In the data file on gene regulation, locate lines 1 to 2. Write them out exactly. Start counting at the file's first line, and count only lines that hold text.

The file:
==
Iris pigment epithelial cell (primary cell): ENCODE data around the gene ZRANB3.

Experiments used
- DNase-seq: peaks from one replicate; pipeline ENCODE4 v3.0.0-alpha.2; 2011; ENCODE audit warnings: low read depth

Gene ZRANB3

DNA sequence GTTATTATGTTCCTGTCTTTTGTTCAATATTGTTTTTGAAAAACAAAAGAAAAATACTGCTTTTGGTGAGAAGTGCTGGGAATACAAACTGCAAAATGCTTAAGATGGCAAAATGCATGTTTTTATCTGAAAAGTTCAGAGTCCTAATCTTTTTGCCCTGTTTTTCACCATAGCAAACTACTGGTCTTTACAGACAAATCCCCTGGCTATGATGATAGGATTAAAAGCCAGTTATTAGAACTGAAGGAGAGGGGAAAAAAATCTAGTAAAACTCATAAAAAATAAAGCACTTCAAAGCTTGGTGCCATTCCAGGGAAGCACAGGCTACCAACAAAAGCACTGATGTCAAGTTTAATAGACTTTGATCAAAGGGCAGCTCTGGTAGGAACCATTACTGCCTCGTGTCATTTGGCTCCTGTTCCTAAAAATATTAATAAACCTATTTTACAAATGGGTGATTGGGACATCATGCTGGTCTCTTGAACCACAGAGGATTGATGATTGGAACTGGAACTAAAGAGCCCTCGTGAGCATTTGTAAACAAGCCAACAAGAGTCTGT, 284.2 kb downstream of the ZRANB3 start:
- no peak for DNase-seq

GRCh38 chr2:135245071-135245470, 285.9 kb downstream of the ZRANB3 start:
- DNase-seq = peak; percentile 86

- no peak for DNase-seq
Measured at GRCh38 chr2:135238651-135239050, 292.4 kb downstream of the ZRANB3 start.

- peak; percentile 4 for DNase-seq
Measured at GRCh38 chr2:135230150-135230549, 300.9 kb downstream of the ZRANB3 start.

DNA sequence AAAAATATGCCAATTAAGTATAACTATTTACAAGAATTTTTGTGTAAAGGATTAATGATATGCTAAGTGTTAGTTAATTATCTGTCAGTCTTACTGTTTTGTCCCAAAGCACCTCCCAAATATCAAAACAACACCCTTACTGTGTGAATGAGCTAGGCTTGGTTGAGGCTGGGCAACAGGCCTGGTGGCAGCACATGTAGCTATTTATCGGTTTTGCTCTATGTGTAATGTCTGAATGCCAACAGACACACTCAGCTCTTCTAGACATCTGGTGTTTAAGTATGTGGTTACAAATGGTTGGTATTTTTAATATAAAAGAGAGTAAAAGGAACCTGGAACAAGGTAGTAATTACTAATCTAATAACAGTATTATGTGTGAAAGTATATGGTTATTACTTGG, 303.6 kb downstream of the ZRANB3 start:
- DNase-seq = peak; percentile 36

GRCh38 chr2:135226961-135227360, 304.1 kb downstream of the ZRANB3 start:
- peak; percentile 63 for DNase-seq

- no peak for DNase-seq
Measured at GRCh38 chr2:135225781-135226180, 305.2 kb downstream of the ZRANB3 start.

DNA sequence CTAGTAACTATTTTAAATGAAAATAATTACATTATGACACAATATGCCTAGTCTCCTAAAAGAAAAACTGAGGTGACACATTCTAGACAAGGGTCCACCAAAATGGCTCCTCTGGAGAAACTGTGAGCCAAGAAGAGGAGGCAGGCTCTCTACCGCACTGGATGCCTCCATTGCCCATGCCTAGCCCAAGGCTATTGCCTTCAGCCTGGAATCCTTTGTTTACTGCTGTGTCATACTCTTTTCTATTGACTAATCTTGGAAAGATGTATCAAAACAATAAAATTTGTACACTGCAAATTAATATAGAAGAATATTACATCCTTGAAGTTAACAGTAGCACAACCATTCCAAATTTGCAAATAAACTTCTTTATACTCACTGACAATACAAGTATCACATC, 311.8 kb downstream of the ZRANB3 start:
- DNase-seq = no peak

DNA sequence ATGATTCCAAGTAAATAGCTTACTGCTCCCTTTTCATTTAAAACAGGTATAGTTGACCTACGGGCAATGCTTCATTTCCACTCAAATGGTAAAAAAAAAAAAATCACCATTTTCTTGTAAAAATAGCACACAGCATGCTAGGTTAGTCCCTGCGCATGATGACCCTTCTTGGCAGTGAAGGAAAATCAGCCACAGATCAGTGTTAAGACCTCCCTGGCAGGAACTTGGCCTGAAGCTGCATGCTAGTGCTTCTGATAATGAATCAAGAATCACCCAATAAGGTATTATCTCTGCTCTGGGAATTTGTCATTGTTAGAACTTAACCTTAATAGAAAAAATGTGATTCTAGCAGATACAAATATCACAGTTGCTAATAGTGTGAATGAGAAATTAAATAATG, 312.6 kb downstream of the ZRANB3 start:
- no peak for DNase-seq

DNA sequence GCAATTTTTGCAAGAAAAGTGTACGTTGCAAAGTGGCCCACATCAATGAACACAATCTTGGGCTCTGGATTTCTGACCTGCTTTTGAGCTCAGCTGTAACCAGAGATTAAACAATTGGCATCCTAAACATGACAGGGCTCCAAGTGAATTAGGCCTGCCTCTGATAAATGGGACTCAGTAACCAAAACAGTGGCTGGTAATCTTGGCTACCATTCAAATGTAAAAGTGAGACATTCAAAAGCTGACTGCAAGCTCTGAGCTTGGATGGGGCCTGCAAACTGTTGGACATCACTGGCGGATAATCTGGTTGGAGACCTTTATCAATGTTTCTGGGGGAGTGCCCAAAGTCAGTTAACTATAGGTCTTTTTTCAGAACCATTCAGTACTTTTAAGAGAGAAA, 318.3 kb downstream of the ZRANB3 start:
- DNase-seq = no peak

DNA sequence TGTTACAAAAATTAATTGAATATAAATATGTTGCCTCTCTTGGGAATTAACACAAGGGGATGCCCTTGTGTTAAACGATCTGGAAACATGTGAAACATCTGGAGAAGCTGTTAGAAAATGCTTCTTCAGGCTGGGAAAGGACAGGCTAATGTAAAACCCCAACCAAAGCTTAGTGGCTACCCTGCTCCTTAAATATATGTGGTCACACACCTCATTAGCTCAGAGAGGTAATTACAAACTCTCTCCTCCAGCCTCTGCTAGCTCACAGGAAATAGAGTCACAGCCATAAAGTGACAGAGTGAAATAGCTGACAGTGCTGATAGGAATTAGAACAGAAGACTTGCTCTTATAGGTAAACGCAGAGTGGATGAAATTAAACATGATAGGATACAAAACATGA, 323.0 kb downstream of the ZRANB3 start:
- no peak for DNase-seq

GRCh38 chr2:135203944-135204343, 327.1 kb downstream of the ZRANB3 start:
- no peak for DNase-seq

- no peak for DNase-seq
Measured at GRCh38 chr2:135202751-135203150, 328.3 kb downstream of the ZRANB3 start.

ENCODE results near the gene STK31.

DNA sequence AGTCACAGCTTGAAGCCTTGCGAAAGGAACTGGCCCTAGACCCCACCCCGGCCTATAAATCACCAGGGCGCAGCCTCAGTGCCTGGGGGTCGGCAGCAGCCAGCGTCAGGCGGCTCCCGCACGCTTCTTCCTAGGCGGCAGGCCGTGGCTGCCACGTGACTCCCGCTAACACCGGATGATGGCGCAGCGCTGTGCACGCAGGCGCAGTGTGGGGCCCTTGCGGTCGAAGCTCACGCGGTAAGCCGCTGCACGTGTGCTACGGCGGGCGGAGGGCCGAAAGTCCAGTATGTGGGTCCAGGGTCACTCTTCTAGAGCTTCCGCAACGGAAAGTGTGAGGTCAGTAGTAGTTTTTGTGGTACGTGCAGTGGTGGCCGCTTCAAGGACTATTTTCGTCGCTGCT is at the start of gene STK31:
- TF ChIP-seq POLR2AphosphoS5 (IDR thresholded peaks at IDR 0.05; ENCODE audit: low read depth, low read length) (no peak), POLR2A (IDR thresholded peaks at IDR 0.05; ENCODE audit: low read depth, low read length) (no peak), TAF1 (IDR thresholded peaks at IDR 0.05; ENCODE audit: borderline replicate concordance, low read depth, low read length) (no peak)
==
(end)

Iris pigment epithelial cell (primary cell): ENCODE data around the gene ZRANB3.

Experiments used